The Dixons Stores Group (“DSG”) was the biggest retailer of electrical goods in the UK, and sold extended warranties with many appliances. The warranties were re-insured with a captive insurance business in a low-tax jurisdiction. We were instructed to provide an expert witness testimony, assessing the arrangements from a competition economics perspective.
Rewards reached the ‘wrong’ party
The findings from our expert witness testimony revealed that the majority of electrical warranties were sold by retailers of electrical goods and these warranties generated above-normal levels of profit. We found that many insurers could provide the re-insurance that was being provided by the captive insurer as Insurance markets were competitive, and competitive insurance services easy to find. In addition, the high level of overall profit was generated through DSG’s retail “point-of-sale” advantage. There was little genuine risk being faced by the captive insurer, as due to the structure of the contract, the rewards were flowing to the “wrong” party, as revealed by an assessment of which party was actually generating the value.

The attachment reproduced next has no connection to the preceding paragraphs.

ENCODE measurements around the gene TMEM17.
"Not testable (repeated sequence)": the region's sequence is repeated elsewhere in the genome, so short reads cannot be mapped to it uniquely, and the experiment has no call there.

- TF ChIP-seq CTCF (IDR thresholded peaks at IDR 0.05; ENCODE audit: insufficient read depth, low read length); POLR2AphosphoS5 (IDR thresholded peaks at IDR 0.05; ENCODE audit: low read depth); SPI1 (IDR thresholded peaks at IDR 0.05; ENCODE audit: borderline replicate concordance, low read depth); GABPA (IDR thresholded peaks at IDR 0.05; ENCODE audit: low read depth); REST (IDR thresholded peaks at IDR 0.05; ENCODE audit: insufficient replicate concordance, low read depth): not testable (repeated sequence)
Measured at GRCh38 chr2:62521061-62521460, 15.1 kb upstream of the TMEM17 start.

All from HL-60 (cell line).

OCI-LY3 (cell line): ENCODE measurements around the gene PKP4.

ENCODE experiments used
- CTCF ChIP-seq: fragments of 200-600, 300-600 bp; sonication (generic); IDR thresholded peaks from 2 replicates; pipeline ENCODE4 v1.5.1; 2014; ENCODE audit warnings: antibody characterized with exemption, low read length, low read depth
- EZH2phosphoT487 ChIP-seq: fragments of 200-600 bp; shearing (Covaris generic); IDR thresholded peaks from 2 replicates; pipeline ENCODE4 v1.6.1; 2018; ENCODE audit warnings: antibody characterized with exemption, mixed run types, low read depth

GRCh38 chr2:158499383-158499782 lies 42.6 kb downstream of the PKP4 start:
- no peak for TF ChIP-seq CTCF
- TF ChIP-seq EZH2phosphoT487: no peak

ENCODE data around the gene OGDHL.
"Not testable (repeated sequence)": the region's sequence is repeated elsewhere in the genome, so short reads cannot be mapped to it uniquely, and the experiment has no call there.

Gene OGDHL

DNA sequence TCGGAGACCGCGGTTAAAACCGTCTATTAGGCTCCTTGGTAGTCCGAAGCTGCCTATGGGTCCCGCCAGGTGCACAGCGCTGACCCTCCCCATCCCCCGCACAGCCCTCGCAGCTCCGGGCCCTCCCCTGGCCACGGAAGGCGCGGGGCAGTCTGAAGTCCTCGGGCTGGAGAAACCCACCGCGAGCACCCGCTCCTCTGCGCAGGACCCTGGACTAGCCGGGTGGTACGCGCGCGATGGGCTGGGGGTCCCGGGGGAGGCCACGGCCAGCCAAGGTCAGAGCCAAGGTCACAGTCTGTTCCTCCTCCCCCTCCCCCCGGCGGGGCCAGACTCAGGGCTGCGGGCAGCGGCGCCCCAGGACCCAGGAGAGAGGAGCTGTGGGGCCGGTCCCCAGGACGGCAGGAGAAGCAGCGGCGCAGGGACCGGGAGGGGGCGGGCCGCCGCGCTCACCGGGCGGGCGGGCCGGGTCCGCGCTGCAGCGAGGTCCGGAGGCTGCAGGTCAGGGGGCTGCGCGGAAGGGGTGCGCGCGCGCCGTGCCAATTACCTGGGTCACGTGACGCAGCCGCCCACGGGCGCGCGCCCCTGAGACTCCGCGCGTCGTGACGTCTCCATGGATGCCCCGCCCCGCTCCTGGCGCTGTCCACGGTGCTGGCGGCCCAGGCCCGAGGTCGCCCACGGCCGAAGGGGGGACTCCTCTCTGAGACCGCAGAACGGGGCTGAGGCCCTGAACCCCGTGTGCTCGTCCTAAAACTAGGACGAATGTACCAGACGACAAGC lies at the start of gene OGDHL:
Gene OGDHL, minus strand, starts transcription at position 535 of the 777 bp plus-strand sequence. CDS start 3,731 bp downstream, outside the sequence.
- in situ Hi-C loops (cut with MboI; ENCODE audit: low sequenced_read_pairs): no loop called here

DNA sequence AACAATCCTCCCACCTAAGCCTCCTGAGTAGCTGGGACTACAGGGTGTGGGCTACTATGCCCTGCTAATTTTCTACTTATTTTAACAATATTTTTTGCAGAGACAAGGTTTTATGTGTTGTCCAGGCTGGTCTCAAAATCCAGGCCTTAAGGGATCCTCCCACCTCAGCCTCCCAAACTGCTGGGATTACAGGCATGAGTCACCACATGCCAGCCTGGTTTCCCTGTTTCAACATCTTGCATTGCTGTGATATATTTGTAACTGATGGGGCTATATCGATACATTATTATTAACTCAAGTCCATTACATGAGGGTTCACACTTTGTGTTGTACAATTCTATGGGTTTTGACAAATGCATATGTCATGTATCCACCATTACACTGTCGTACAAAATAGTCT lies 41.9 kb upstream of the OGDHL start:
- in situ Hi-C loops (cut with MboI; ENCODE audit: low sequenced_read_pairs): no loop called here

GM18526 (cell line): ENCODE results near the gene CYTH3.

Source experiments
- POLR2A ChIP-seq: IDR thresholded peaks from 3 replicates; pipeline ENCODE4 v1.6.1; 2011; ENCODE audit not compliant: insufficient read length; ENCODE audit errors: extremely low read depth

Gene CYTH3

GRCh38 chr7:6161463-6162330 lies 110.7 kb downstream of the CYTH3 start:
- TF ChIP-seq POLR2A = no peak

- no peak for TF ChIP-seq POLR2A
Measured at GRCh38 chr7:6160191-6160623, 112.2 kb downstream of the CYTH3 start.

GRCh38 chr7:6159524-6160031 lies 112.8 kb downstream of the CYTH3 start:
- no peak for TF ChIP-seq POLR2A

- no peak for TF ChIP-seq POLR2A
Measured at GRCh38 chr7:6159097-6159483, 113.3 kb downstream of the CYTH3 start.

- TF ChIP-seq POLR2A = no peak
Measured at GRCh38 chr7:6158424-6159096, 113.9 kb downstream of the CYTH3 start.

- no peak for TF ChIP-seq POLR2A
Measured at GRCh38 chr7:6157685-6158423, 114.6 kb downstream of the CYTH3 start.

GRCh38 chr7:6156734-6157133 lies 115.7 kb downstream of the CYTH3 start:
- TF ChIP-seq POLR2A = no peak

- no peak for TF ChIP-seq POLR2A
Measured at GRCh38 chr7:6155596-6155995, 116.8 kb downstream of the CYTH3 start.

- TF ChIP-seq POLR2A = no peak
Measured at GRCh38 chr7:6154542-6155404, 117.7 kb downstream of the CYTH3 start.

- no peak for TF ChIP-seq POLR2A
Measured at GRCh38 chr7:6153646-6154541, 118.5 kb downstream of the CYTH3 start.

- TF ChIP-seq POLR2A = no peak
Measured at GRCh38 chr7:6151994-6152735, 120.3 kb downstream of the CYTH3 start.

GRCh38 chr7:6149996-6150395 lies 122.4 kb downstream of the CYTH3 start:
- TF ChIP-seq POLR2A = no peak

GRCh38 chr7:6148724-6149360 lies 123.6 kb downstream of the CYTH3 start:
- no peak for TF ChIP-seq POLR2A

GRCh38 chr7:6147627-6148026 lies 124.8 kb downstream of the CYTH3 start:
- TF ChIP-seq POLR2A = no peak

Redressing the balance
The Court agreed that our findings supported a profit-split analysis, the conclusions of which were that the captive insurance business should earn no more than a normal rate of return. This had the effect of moving a significant amount of profit (and tax) back into the UK.